A prayer for Mike Mooney
If you’ve never read John Irving’s A Prayer for Owen Meaney, this post contains a Spoiler. (That’s when someone reveals the end of a book or movie to you, which spoils the surprise.)
Well, it’s true what they say: the older we get, the more like our parents we become.
Take me, for example. My family motto is ,’Only virtue ennobles,’ and one of the virtues I like to to think I have – and I don’t have many – is common courtesy, something that my folks are big on too.
I will give up my seat for a lady or for someone who looks like they need it more than me. To be honest, it makes me feel good – and it’s almost as if in doing it, I’m casting my eyes heavenward and saying, ‘See God, I’m not such a bad guy. No need to give me some awful disease.’
(Google Pascal’s Wager for more on this self-delusional way of thinking.)
Consequently, I find discourtesy loathsome – and nowhere more so than on the bus. In particular, I find the all too common practice of people on the back seats putting their feet up on the opposite seats to be unacceptably inconsiderate. And when I say ,’Unacceptably,’ I mean just that: I refuse to accept it.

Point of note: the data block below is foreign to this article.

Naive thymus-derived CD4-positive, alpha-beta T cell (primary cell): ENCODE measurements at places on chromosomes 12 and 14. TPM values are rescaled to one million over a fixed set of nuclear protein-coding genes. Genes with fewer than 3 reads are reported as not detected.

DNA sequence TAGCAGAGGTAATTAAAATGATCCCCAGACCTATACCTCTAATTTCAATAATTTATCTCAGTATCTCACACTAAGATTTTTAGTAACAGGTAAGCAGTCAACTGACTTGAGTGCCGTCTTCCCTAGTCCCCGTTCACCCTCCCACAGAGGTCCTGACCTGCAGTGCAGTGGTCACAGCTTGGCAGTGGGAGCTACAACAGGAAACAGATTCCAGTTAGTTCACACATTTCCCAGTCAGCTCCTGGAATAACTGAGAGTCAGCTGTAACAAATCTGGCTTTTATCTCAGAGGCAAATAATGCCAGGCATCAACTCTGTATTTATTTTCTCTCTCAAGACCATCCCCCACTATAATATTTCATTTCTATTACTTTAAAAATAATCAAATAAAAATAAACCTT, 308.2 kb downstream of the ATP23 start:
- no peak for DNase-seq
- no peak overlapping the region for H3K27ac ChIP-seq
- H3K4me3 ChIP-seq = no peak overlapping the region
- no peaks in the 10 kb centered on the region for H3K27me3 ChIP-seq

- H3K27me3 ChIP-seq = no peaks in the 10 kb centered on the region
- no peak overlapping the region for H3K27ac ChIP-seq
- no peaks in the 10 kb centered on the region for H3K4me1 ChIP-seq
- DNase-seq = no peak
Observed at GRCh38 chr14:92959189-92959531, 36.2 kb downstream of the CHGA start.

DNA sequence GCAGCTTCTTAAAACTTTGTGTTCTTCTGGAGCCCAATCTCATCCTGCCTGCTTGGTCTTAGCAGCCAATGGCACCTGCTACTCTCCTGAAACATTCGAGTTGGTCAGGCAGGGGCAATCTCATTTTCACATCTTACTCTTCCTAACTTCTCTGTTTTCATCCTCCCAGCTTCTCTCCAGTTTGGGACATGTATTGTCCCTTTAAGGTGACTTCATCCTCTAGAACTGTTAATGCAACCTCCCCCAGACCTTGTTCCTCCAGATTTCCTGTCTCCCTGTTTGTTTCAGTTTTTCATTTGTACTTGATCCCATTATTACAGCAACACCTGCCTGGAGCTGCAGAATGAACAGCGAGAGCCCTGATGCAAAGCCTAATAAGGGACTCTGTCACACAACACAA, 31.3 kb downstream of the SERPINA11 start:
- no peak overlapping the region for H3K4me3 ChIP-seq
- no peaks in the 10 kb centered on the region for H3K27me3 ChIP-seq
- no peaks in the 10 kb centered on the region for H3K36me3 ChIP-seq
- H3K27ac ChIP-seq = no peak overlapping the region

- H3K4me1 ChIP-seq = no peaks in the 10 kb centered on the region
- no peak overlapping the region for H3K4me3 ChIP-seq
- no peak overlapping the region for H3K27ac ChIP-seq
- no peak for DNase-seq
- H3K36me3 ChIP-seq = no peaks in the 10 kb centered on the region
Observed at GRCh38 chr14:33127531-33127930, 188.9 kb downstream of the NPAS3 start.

That’s why I always make a point of telling whoever it is, young, old, tiny, massive, friendly or psychotic-looking to put their feet down.
I don’t ask, I tell.
Therefore it’s just a matter of time before I tell the wrong person and I get killed, yet even that knowledge doesn’t and won’t stop me in my crusade.
So unlike Owen Meaney, I’m not sure exactly when I will die, but like him, I do know how.